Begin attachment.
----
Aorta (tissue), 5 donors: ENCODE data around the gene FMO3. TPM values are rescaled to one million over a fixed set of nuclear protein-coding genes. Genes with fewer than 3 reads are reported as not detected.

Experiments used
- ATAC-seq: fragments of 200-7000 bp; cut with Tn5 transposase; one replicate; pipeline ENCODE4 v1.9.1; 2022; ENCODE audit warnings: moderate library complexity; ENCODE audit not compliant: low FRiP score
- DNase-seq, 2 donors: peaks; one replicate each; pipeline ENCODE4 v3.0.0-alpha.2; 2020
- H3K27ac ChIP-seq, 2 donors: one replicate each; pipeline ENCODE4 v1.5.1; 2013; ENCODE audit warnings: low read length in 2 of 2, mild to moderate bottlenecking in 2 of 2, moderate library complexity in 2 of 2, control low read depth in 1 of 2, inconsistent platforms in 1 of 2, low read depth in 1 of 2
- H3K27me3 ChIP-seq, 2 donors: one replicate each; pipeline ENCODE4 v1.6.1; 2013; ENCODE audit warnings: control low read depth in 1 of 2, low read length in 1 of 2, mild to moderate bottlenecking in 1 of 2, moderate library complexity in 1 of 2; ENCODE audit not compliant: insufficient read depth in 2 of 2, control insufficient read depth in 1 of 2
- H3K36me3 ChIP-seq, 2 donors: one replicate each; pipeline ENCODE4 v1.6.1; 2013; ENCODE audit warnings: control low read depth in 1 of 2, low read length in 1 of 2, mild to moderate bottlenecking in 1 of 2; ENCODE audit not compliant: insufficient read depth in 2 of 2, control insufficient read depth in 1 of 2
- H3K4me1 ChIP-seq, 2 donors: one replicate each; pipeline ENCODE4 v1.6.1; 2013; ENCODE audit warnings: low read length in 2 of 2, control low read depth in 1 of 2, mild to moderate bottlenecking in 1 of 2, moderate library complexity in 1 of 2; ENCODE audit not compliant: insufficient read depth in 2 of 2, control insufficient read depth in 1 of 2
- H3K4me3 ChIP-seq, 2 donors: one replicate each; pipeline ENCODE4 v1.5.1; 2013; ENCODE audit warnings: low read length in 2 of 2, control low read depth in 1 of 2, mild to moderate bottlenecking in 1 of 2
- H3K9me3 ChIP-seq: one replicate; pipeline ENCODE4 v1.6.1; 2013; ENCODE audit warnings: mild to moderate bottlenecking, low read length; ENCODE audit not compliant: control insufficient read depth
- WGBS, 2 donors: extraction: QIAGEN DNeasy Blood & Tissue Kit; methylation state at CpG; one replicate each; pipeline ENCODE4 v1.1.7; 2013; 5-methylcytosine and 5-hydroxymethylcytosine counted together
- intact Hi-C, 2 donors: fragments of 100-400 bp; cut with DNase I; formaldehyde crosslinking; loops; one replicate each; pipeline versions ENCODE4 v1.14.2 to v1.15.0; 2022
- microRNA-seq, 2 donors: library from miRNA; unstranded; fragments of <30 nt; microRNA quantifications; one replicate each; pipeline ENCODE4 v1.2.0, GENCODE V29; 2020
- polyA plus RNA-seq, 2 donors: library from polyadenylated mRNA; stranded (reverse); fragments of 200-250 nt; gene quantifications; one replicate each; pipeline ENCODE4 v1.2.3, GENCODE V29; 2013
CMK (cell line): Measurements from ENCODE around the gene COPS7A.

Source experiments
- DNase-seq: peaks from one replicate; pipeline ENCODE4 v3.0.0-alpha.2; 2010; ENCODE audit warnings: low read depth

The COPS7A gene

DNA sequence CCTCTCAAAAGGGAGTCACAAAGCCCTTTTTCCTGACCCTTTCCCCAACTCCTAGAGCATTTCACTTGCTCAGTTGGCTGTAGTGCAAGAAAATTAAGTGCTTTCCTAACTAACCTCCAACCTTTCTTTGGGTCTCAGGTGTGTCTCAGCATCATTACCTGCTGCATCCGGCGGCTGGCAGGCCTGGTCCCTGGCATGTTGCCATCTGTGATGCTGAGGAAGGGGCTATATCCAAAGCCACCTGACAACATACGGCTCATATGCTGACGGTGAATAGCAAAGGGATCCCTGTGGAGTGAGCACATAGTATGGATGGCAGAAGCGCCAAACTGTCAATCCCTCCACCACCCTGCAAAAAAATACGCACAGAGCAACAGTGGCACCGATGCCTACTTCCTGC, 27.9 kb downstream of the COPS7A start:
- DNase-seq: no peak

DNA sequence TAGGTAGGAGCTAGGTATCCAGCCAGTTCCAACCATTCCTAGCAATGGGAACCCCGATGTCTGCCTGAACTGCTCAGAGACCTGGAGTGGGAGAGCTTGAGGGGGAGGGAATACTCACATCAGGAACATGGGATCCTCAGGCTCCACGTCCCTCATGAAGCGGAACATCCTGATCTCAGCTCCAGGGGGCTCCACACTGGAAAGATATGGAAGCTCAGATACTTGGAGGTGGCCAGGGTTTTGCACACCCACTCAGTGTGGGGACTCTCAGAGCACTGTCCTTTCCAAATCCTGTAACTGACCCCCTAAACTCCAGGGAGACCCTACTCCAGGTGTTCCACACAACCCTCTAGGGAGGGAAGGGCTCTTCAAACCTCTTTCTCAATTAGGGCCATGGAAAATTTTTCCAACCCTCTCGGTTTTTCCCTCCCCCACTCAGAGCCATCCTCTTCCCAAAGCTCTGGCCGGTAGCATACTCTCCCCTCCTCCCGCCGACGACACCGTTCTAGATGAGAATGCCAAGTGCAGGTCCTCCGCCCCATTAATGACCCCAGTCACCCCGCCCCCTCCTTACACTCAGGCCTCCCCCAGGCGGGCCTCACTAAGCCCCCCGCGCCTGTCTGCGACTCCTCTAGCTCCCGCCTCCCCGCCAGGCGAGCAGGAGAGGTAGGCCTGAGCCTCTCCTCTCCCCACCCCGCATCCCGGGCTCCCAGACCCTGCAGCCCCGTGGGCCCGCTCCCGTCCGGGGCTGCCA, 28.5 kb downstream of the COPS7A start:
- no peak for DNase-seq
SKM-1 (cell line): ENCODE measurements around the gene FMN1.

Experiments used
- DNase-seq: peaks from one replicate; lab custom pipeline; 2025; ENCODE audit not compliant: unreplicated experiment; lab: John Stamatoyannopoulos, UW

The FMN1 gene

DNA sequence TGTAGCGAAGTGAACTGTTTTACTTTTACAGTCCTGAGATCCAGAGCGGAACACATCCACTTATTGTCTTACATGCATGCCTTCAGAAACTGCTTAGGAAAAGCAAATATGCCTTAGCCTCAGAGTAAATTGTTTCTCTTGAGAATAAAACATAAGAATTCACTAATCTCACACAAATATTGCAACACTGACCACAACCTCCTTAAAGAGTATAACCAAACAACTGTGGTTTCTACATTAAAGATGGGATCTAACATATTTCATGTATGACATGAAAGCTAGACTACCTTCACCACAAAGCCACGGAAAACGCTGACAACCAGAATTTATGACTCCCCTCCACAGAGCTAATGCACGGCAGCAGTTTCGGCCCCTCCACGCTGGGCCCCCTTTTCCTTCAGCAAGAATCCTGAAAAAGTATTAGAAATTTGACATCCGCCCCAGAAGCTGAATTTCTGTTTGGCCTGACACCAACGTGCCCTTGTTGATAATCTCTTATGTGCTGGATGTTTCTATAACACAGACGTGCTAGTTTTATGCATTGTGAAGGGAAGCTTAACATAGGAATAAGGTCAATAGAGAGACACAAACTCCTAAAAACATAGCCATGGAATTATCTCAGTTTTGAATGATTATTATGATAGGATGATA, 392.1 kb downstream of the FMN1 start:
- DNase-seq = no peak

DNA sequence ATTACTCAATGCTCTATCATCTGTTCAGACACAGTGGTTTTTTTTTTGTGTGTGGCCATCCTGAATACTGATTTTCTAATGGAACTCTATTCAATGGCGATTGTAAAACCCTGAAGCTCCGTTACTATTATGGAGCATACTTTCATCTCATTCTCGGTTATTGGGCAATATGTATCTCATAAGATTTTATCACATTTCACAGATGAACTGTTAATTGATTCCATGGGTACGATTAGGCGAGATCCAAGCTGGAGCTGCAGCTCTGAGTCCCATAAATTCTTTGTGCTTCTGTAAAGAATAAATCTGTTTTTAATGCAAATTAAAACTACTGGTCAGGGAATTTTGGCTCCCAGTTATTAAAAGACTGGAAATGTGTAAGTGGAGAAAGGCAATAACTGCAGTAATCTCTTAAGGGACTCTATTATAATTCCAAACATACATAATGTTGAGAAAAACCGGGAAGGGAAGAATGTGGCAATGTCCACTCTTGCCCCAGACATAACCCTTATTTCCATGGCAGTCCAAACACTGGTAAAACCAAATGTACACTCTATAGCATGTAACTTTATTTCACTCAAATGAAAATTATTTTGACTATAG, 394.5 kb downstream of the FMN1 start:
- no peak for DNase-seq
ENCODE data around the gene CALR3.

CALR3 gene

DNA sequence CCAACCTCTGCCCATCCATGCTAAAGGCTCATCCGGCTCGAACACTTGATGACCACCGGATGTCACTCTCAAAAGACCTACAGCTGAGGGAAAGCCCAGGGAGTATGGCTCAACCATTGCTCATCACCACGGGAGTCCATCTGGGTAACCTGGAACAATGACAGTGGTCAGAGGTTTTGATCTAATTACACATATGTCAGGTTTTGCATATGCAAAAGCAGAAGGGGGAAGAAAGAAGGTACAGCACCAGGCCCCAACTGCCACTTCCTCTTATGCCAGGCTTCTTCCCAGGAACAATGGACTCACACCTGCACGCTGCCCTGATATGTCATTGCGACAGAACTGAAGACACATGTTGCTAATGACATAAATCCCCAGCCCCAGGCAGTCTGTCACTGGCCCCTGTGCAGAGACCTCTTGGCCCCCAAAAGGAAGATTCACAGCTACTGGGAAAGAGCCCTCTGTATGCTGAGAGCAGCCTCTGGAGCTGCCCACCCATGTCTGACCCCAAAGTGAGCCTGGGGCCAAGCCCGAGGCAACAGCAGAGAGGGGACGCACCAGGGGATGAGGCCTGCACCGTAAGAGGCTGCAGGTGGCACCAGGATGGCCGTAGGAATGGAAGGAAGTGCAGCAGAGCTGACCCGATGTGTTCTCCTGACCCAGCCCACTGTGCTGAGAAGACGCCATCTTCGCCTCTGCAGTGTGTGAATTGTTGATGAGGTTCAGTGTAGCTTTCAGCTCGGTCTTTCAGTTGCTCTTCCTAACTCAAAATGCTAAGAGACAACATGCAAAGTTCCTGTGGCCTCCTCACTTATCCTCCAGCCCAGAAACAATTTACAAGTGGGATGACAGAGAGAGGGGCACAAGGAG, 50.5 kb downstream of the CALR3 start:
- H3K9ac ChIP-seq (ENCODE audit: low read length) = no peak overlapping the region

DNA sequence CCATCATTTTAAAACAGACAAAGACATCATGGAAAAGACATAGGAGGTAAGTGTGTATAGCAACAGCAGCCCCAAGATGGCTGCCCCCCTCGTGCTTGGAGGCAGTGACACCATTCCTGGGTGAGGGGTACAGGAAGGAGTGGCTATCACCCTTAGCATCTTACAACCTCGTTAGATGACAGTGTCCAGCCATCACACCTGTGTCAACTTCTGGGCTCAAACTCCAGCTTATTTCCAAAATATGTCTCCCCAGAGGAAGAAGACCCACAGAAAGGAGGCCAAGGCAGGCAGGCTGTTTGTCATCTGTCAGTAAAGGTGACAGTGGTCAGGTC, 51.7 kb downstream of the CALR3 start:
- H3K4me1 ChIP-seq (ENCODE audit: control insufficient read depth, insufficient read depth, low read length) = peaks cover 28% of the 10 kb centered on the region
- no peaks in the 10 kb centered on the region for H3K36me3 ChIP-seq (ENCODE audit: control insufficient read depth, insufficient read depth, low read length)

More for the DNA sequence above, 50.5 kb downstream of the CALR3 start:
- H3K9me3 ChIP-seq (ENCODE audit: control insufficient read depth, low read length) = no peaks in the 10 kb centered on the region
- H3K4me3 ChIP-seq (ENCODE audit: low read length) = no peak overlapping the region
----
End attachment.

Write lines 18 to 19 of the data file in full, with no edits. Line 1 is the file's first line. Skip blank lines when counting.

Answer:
The COPS7A gene

DNA sequence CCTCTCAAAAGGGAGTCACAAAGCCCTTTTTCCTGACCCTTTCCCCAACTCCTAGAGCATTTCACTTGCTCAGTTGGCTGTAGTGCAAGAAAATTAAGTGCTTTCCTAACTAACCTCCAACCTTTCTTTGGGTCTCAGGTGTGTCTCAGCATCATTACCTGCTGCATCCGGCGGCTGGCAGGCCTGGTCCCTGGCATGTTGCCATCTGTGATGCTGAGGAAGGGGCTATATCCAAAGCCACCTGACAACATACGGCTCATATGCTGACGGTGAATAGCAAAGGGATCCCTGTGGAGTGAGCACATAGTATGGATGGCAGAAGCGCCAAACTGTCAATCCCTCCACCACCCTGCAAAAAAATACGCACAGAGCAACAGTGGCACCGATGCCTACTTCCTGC, 27.9 kb downstream of the COPS7A start: